Chapter 2 Water: the Medium of Life. Outline. What are the properties of water ? What is pH ? What are buffers, and what do they do ? Does water have a unique role in the fitness of the environment ?. 2.1 What Are the Properties of Water?. Water has unusual properties:
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Figure 2.1 The structure of water.
A comparison of ice and water, in terms of H-bonds and Motion
Figure 2.2 The structure of normal ice.
The fluid network of H bonds linking water molecules in the liquid state.
Van der Waals
London forces – instantaneous dipole
H-Bonds – H must be covalent to N or O
Hydrophobic interactions – entropy from solvent reorganization
Figure 2.4 Hydration shells surrounding ion in solution.
Figure 2.6 Nonpolar molecules increase the entropy of solvent water.
Figure 2.7 (a) Sodium palmitate is an amphiphilic molecule.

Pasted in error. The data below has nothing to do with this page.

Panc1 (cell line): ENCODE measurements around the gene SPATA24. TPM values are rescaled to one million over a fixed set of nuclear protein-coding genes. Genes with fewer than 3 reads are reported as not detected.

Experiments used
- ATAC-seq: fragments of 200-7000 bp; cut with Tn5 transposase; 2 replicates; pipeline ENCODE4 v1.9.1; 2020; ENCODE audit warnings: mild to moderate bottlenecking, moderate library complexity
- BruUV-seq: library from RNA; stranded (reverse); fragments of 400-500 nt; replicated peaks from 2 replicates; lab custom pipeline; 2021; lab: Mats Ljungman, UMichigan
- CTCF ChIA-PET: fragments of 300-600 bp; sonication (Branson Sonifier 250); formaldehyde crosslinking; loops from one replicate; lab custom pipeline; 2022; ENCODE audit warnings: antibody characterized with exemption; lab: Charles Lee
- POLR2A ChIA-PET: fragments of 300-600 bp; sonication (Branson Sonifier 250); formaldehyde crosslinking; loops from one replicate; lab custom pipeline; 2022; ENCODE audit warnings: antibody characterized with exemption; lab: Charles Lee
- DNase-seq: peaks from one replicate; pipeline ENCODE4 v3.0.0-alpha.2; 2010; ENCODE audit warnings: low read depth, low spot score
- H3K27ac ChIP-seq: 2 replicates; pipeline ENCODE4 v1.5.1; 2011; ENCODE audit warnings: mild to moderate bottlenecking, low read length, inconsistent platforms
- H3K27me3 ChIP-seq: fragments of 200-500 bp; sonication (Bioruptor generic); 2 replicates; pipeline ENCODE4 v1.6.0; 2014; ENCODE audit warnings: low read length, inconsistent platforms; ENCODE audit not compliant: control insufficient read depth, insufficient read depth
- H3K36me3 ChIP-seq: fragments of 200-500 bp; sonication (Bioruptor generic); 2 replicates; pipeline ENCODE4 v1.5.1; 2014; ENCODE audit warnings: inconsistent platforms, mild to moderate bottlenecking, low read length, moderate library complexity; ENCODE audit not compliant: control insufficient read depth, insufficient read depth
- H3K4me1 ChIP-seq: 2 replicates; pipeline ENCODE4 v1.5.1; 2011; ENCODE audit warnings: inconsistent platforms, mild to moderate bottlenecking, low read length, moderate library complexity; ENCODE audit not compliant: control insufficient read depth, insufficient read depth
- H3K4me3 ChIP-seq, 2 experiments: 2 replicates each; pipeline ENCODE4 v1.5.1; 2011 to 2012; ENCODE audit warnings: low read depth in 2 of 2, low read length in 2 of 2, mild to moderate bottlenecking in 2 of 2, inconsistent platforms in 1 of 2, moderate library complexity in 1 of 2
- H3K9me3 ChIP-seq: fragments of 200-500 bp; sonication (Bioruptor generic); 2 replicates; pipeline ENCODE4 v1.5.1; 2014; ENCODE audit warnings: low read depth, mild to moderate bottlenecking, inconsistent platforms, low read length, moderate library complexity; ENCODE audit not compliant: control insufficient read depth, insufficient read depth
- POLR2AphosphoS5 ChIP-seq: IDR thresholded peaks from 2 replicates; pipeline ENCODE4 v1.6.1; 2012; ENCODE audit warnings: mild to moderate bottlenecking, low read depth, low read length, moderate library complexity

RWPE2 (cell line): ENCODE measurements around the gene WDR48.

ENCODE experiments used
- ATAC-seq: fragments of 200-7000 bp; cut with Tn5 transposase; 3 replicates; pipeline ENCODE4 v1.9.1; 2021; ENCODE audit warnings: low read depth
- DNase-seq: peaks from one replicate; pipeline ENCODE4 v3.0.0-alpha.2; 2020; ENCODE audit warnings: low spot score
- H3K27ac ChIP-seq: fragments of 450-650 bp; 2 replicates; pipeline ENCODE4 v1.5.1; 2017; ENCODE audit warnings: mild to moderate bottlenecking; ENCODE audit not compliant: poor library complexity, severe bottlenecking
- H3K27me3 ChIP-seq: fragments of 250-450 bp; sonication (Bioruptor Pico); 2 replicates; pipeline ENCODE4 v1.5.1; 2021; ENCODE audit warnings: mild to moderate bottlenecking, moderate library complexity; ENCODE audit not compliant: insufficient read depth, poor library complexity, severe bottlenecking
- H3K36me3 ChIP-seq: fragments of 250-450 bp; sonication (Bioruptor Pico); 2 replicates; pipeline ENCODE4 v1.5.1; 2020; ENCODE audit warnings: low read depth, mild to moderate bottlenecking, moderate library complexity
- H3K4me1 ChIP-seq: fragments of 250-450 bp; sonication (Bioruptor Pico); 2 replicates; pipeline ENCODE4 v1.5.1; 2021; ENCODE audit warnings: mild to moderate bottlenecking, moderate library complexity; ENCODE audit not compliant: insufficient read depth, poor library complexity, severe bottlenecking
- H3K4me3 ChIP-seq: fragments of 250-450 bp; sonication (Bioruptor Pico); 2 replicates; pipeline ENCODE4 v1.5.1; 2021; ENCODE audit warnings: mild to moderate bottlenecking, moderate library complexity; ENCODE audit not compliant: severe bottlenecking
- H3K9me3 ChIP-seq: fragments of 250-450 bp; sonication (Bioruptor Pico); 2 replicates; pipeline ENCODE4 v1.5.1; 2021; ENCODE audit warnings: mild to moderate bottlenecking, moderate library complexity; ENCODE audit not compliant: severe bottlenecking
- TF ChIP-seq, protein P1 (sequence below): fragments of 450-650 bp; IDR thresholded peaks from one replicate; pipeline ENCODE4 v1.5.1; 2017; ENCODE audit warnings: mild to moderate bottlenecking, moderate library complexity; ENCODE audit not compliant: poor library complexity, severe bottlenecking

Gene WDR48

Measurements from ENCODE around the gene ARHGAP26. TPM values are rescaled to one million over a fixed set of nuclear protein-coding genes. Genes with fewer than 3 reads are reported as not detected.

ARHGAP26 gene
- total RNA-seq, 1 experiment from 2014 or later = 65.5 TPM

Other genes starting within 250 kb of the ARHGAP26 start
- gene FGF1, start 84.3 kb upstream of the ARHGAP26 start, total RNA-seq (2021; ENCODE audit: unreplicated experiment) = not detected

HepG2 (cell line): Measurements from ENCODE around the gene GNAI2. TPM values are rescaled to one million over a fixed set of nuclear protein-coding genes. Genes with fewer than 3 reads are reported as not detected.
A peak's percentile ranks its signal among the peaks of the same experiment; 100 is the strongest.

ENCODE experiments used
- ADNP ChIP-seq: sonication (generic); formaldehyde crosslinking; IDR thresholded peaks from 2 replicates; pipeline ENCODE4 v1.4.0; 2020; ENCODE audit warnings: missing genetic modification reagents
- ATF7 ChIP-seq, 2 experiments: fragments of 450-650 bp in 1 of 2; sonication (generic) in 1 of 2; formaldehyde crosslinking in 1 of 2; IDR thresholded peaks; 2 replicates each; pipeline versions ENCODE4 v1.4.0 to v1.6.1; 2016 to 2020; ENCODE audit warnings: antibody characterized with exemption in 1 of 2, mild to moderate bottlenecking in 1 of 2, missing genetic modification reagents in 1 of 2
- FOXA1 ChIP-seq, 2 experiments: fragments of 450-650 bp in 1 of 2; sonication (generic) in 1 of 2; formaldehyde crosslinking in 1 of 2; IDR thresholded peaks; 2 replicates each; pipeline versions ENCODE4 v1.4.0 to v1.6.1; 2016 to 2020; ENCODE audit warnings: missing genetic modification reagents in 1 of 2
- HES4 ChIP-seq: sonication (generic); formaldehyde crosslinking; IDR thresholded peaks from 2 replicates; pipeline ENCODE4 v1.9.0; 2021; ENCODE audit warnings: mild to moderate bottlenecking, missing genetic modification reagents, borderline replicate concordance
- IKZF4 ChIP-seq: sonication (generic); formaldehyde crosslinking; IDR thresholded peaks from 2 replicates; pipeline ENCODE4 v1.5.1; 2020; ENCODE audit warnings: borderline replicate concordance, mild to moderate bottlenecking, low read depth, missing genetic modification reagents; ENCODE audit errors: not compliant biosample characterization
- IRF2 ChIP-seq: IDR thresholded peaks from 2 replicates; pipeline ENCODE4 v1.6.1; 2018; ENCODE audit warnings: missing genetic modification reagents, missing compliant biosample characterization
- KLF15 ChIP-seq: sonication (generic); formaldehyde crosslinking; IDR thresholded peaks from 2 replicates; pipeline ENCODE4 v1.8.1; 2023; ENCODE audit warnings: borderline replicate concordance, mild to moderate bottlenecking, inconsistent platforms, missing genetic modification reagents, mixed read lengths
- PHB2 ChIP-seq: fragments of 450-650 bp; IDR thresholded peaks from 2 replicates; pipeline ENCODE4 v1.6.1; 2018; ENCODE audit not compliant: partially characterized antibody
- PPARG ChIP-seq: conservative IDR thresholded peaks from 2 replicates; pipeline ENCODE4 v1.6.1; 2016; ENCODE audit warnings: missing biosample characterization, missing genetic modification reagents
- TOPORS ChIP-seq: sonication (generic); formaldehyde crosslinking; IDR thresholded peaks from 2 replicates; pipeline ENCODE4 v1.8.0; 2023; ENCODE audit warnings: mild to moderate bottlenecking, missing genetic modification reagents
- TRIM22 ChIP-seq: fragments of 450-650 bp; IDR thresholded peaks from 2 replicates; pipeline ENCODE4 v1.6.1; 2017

(b) Micelle formation by amphiphilic molecules in aqueous solution.
Figure 2.9 The ionization of water.
Figure 2.10 The hydration of H3O+.
Consider a weak acid, HA
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Titration curves illustrate the progressive dissociation of a weak acid.
The titration curves of several weak acids.
The titration curve for phosphoric acid.
A buffer system consists of a weak acid, HA and its conjugate base, A- or a weak base A and its conjugate acid HA+.
pH – rate profile
Figure 2.15 Enzymatic activity vs pH
(a) Pepsin is a protein-digesting enzyme active in gastric fluid.
(b) Fumarase is a metabolic enzyme found in mitochondria.
(c) Lysozyme digests the cell walls of bacteria (found in tears).
Figure 2.17 The structure of HEPES (an example of a buffer used in the laboratory), in its fully protonated form. pKa = 7.47